Small numbers of clusters is a risk when there is serial correlation or when there is intraclass correlation as in the Moulton context. When having few clusters, we tend to underestimate serial correlation across observations when a random shock occurs, or the intraclass correlation in a Moulton setting. [8] Several studies have highlighted the consequences of serial correlation and highlighted the small-cluster problem. [9] [10]

In the framework of the Moulton factor, an intuitive explanation of the small cluster problem can be derived from the formula for the Moulton factor. Assume for simplicity that the number of observation per cluster is fixed at n. Below, stands for the covariance matrix adjusted for clustering, stands for the covariance matrix not adjusted for clustering, and ρ stands for the intraclass correlation:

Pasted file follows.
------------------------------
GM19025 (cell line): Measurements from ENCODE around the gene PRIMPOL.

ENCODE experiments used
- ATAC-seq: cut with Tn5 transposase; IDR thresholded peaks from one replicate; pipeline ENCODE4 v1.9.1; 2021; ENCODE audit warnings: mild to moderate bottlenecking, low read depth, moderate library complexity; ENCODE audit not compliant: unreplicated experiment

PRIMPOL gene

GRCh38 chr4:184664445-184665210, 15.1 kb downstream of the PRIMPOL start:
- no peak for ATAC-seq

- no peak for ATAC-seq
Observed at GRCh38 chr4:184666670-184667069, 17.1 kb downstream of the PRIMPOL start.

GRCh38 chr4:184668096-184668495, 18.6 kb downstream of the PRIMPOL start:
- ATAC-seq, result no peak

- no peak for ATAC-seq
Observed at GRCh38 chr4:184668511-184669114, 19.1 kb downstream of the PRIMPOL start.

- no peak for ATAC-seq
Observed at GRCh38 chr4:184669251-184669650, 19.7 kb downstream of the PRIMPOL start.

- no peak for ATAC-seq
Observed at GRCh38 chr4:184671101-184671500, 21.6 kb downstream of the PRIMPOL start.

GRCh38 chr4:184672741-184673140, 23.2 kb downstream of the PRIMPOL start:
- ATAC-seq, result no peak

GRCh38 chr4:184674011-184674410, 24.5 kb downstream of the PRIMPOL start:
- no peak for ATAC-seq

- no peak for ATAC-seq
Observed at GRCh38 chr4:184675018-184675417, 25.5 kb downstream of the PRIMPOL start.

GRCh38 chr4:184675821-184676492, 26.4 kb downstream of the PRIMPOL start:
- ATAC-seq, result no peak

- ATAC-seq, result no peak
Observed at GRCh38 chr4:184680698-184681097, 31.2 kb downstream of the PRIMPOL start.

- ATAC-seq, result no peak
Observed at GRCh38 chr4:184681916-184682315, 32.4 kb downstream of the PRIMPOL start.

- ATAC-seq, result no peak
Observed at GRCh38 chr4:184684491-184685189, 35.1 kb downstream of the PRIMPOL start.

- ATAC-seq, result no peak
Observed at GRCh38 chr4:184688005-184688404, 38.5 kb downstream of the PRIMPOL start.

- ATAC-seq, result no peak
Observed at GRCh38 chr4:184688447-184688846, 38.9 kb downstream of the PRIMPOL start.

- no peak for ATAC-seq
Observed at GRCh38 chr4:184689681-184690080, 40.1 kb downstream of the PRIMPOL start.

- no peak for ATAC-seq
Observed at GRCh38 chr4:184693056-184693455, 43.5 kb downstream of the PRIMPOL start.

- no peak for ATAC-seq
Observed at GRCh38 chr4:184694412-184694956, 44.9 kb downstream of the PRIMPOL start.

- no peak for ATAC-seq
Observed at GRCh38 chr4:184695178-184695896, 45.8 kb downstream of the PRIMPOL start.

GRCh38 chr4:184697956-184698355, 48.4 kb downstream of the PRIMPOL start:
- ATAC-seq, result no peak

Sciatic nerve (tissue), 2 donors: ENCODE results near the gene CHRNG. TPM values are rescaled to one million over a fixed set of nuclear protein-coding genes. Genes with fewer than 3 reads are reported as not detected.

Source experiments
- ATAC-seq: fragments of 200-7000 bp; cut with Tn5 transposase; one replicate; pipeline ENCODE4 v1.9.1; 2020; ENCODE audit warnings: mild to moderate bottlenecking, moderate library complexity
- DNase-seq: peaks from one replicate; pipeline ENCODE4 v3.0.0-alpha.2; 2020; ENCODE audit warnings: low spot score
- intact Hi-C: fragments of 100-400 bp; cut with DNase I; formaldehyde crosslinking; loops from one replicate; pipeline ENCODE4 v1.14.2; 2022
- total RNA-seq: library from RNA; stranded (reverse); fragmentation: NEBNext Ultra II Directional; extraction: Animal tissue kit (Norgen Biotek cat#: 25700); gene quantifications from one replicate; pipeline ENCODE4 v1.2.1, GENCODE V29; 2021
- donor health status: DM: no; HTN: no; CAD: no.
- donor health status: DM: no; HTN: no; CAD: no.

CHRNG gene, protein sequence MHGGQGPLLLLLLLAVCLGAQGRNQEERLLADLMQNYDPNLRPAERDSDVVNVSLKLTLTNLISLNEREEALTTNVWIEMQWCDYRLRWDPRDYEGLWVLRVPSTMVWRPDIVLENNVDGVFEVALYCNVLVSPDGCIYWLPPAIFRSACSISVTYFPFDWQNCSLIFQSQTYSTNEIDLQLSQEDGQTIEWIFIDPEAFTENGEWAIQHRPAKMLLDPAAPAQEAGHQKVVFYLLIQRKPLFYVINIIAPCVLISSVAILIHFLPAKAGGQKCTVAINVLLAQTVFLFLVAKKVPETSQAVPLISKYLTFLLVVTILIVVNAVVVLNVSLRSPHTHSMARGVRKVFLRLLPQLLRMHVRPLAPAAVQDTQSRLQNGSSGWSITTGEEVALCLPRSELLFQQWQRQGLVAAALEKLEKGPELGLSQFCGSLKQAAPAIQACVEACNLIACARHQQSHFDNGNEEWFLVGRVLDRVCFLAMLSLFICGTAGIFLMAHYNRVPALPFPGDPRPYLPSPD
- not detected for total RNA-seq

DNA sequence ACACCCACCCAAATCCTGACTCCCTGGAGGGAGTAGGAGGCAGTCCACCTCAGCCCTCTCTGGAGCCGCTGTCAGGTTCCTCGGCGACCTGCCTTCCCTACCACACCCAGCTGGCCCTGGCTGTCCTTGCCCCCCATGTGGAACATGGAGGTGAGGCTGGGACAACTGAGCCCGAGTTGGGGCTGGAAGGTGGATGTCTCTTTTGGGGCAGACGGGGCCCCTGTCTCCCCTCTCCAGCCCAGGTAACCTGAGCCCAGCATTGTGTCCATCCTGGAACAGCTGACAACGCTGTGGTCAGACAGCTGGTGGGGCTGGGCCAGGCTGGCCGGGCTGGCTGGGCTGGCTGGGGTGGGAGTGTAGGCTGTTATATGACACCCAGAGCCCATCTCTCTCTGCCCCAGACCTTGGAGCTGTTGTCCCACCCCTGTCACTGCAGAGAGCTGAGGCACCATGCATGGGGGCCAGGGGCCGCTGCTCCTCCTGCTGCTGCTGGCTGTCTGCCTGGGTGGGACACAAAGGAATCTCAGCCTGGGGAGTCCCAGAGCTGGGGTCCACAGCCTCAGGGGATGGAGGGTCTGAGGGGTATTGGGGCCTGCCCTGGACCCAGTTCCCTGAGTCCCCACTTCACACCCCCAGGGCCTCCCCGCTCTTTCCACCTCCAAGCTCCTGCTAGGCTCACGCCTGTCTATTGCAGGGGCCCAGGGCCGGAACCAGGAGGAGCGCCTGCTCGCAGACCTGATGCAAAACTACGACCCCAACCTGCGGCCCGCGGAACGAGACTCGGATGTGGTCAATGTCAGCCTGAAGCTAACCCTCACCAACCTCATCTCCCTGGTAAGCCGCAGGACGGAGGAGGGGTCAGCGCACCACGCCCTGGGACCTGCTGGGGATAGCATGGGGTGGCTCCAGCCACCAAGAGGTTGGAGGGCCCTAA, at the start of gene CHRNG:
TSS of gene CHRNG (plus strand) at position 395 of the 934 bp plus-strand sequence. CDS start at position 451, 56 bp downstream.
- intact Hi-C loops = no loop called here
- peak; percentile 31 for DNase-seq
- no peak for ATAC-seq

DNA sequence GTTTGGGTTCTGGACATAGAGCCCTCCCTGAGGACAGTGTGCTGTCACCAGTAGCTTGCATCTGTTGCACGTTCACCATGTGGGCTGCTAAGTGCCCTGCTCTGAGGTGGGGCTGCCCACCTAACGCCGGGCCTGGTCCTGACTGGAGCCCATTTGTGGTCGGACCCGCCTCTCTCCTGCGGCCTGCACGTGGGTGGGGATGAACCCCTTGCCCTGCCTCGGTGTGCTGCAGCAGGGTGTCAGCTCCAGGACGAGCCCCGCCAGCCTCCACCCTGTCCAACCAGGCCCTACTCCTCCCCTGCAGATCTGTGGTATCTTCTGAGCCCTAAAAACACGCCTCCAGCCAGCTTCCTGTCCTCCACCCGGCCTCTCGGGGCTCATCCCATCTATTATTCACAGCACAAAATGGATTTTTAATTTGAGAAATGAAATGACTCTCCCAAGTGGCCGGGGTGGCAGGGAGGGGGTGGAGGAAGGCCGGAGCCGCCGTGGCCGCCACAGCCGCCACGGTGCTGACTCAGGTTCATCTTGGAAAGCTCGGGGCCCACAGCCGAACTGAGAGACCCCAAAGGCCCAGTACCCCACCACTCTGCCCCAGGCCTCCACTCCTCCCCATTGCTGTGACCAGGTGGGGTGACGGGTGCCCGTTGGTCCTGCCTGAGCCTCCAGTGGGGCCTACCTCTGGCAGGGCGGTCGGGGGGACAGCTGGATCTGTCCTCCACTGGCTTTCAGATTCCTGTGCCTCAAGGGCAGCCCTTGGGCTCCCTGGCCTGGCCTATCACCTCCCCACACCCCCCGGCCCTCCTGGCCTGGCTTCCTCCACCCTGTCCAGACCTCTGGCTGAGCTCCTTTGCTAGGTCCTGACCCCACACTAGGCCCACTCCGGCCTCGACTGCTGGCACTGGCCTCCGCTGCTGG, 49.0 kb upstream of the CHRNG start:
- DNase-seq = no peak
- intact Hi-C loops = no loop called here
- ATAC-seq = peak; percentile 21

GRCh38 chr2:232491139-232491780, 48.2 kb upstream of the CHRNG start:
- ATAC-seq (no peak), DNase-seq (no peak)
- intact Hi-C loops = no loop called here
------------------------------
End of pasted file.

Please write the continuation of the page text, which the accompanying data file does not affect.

The ratio on the left-hand side provides an indication of how much the unadjusted scenario overestimates the precision. Therefore, a high number means a strong downward bias of the estimated covariance matrix. A small cluster problem can be interpreted as a large n: when the data is fixed and the number of clusters is low, the number of data within a cluster can be high. It follows that inference when the number of clusters is small will not have correct coverage. [8]

Several solutions for the small cluster problem have been proposed. One can use a bias-corrected cluster-robust variance matrix, make T-distribution adjustments, or use bootstrap methods with asymptotic refinements, such as the percentile-t or wild bootstrap, that can lead to improved finite sample inference. [7] Cameron, Gelbach and Miller (2008) provide microsimulations for different methods and find that the wild bootstrap performs well in the face of a small number of clusters. [11]